Potentially Life-Threatening Issues Lead to Voluntary Medicine Recalls

A labeling mix-up, incorrect dosage cup markings, and possible microbial contamination give patients plenty of reasons to give pause.

A labeling mix-up, incorrect dosage cup markings, and possible microbial contamination give patients plenty of reasons to give pause.
A labeling mix-up, incorrect dosage cup markings, and possible microbial contamination give patients plenty of reasons to give pause.

August 27, 2018 is not going down as a “red-letter” day in the healthcare packaging community.

Pfizer Consumer Healthcare, for example, announced a voluntary recall of one lot of Children’s Advil® Suspension Bubble Gum Flavored 4 FL OZ Bottle due to customer complaints that the dosage cup provided is marked in teaspoons and the instructions on the label are described in milliliters (mL).

According to the FDA announcement of the recall, “Pfizer concluded that the use of the product with an unmatched dosage cup marked in teaspoons rather than milliliters has a chance of being associated with potential overdose. The most common symptoms associated with ibuprofen overdose include nausea, vomiting, headache, drowsiness, blurred vision and dizziness.”

Potential overdose from ibuprofen in children is frightening enough, but two other recalls announced Aug. 27 posed potentially life-threatening situations for certain individuals. One was a labeling mix-up that led to Accord Healthcare Inc.’s voluntarily recall of a blood pressure medication.

FDA’s announcement said, “Accord Healthcare Inc. is voluntarily recalling One lot (Lot PW05264 – 46632 Bottles, NDC 16729-182-01) of Hydrochlorothiazide Tablets USP, 12.5 mg, to the consumer level.

“A 100-count bottle of Hydrochlorothiazide Tablets USP 12.5 mg has been found to contain 100 Spironolactone Tablets USP 25 mg. Since the individual lot, PW05264, of the product is involved in a potential mix-up of labeling, Accord is recalling this individual lot from the market. Based on findings of both preliminary and interim investigations carried out at the manufacturing site, Accord believes that no other lots of Hydrochlorothiazide Tablets are involved in this mix-up. Accord became aware of this finding through a product complaint reported from a pharmacy.”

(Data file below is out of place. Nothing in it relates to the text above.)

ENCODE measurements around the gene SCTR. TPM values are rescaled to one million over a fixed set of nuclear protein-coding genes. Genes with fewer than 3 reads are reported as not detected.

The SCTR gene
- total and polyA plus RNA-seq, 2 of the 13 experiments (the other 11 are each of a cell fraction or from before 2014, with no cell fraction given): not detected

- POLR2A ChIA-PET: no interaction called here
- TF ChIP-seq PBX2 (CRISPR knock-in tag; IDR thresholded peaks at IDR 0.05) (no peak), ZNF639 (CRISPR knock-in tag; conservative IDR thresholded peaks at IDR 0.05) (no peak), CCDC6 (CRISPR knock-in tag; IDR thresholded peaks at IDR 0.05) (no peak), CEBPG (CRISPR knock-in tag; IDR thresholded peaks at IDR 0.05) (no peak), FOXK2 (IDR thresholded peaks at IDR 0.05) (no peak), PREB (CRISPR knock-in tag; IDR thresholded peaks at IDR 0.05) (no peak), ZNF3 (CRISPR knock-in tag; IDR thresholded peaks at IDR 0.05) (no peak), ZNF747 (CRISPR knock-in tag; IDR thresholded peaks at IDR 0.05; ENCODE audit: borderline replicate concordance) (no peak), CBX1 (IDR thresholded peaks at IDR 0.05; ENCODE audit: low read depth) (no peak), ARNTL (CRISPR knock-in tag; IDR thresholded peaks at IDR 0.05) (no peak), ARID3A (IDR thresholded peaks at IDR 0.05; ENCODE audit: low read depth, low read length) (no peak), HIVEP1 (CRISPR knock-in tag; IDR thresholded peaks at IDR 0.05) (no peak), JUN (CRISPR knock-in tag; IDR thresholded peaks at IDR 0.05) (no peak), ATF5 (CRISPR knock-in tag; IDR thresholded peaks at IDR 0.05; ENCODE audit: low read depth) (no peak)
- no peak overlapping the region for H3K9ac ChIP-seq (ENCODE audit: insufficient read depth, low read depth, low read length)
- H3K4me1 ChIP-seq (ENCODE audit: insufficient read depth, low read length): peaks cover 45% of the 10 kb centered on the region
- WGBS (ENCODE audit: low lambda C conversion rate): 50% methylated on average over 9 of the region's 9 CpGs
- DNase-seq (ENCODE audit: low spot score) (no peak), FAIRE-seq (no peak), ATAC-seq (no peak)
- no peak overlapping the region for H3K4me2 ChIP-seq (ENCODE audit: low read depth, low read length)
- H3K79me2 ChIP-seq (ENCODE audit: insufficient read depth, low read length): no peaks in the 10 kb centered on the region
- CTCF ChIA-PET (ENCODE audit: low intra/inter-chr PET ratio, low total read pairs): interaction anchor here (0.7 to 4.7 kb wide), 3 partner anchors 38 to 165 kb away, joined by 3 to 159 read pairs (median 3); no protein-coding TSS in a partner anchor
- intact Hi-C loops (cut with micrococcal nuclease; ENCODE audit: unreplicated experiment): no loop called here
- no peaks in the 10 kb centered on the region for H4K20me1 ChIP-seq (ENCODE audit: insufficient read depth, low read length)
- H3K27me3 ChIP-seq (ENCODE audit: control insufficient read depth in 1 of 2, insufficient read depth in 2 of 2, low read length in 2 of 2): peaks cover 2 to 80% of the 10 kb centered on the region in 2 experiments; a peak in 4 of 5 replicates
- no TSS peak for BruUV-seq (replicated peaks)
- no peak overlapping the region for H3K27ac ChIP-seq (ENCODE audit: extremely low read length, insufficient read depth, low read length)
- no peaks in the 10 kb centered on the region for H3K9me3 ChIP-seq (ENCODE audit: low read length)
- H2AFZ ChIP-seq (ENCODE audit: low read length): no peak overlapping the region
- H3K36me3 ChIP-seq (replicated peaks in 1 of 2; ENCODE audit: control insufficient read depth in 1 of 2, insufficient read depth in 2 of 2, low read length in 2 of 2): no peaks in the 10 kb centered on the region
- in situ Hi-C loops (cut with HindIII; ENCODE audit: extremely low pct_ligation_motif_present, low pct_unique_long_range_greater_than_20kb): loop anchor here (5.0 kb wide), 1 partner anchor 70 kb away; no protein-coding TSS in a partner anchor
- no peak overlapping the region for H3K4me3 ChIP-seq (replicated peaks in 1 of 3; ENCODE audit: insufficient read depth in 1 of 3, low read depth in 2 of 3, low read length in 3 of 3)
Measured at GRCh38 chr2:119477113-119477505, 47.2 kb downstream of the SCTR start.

The announcement noted, “Spironolactone tablets are indicated in the management of primary hyperaldosteronism, edematous conditions for patients with congestive heart failure, cirrhosis of the liver accompanied by edema and/or ascites, nephrotic syndrome, essential hypertension, hypokalemia, severe heart failure. Use of spironolactone tablets instead of hydrochlorothiazide tablets, poses the risk of contracting hyperkalemia (increase potassium levels) in certain individuals resulting in adverse events that range from limited health consequences to life-threatening situations in certain individuals. To date, Accord has not received any reports of adverse events related to this recall.”

The other potentially life-threatening situation for certain individuals was described in FDA’s notice of King Bio’s voluntary recall of all aqueous-based homeopathic products for human and animal use due to possible microbial contamination:

“Administration or use of drug products with microbial contamination, could potentially result in increased infections that may require medical intervention, and could result in infections that could be life-threatening to certain individuals. To date, King Bio has not received any reports of illness or injury.” King Bio reports that it is recalling the products listed on the website link below as a precautionary measure.

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